207005 Radio as a source for health information: Implications for traditional and internet-based interfaces

Tuesday, November 10, 2009

Matthew Lee Smith, PhD, MPH, CHES , Department of Social and Behavioral Health, School of Rural Public Health, College Station, TX
E. Lisako J. McKyer, PhD, MPH , Department of Health & Kinesiology, Texas A&M University, College Station, TX
Disseminating timely health information to community members is challenging yet critical to improving health. While several health communication mechanisms exist to broadcast health messages, radio is among the most far-reaching but under-utilized. The purposes of this study are to assess the radio as a source of health information and identify factors that contribute to listeners' intentions to change health-related behavior. After listening to a one-hour health-talk radio program, participants completed an Internet-based survey instrument. Data were collected from 99 adults. Results indicate that 27.3% of participants regularly obtained health information from the radio and 68.7% from the Internet. No participants identified the radio as their preferred source for obtaining health information, compared to 24.2% who preferred the Internet. In these analyses, 48.5% of participants reported having low or no knowledge of health issues discussed during the radio program prior to listening. After listing to the program, 92.9% of participants reported an increase in knowledge about the health topic and 65.7% reported intentions to change their health behavior. Participants were more likely to report intentions to change behavior if they regularly obtained health information from radio sources (OR=2.77) or learned from the radio program (OR=.35). Findings suggest that the radio is a valuable source for disseminating health information; however, it is accessed less frequently than the Internet. Implications of this study emphasize the importance to make radio content available via the Internet (i.e., “streaming”) to maximize the diffusion of health information for optimal reach and impact.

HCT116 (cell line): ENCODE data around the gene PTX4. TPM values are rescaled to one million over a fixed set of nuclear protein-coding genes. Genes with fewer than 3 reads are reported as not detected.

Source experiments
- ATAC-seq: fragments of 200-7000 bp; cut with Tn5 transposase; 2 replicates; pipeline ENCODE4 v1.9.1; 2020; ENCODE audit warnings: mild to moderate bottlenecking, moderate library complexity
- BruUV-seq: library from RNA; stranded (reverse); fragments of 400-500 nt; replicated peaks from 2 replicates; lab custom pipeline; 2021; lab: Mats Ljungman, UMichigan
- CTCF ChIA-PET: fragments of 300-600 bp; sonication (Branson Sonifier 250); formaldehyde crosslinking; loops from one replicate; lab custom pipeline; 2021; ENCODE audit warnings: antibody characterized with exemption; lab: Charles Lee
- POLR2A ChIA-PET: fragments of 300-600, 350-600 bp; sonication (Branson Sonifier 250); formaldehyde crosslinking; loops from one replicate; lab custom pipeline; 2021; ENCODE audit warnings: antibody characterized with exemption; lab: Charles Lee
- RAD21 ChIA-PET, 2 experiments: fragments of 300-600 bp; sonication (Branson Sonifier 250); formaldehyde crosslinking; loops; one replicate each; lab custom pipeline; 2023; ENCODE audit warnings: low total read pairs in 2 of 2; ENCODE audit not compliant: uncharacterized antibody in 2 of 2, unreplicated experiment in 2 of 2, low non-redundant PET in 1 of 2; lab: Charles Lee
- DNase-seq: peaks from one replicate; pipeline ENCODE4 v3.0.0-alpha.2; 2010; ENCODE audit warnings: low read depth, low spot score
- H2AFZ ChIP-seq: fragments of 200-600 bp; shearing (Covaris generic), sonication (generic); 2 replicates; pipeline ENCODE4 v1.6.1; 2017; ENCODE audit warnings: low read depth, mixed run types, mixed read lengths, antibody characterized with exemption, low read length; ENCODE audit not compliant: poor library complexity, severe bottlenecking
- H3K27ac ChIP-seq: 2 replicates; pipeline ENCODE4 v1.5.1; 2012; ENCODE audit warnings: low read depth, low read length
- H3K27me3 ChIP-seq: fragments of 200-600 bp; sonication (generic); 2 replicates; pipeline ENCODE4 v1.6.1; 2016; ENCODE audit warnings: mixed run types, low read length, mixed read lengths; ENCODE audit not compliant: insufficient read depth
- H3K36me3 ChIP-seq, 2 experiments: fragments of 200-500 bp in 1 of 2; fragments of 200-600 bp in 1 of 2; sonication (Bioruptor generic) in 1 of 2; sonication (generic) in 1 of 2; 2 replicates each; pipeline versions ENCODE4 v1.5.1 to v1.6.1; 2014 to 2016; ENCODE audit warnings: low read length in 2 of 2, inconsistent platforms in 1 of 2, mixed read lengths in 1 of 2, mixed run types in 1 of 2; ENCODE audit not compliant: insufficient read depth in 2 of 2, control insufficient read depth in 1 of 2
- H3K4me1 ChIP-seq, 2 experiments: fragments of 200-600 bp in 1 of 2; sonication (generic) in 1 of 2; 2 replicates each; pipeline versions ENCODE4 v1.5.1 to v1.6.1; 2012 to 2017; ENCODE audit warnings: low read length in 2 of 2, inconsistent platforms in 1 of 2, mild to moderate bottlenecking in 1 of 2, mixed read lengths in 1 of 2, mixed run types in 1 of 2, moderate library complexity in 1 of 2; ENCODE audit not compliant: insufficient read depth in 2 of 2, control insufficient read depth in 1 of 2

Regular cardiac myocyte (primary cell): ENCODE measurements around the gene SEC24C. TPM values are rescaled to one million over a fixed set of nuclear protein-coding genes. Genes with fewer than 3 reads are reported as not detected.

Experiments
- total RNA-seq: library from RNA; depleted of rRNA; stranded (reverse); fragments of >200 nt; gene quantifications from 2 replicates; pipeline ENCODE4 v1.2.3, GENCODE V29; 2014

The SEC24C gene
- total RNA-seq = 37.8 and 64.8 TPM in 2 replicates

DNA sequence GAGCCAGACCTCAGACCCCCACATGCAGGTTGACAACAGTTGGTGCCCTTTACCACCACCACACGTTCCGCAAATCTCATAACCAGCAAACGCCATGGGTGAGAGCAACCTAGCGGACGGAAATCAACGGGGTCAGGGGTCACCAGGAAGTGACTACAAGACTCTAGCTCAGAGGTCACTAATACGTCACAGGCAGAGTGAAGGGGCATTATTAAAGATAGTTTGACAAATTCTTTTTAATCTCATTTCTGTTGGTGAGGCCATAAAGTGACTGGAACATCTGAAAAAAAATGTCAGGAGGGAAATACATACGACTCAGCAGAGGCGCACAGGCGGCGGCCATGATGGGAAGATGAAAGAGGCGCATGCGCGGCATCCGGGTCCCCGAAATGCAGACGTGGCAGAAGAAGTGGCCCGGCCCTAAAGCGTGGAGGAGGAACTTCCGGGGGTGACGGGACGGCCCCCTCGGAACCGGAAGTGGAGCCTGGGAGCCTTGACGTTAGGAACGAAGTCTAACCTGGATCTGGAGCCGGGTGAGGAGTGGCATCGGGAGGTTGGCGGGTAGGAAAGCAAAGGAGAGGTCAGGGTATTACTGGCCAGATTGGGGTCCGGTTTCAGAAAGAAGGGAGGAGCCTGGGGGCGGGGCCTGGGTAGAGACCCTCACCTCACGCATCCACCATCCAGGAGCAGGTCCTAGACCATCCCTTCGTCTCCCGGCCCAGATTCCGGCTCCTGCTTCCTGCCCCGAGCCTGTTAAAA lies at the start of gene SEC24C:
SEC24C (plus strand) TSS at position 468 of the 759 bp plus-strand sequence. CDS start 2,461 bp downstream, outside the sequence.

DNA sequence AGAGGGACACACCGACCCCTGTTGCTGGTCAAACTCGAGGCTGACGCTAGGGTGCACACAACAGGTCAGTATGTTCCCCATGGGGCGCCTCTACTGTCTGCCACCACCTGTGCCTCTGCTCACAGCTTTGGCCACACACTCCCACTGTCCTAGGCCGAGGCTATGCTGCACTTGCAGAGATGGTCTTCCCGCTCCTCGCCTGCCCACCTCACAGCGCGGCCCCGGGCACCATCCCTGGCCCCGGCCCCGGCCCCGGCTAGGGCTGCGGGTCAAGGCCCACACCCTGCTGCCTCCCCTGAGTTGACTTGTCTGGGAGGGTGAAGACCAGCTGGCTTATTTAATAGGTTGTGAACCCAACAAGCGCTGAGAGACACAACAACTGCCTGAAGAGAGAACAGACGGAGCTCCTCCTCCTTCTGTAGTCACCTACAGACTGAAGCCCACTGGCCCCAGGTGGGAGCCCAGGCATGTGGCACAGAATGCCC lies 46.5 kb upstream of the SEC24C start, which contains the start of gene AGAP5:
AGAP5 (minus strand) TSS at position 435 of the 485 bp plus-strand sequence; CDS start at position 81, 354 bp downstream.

Learning Objectives:
1. Identify accessed and preferred sources of health information 2. Assess the effectiveness of the radio as a source of health information 3. Describe strategies to integrate sources of health information to increase diffusion of health messages

Keywords: Health Communications, Community Health

Presenting author's disclosure statement:

Qualified on the content I am responsible for because: I have been a community health educator and researcher for over 4 years. Additionally, I have vast experience investigating the radio as a source of health education and information.
Any relevant financial relationships? No

I agree to comply with the American Public Health Association Conflict of Interest and Commercial Support Guidelines, and to disclose to the participants any off-label or experimental uses of a commercial product or service discussed in my presentation.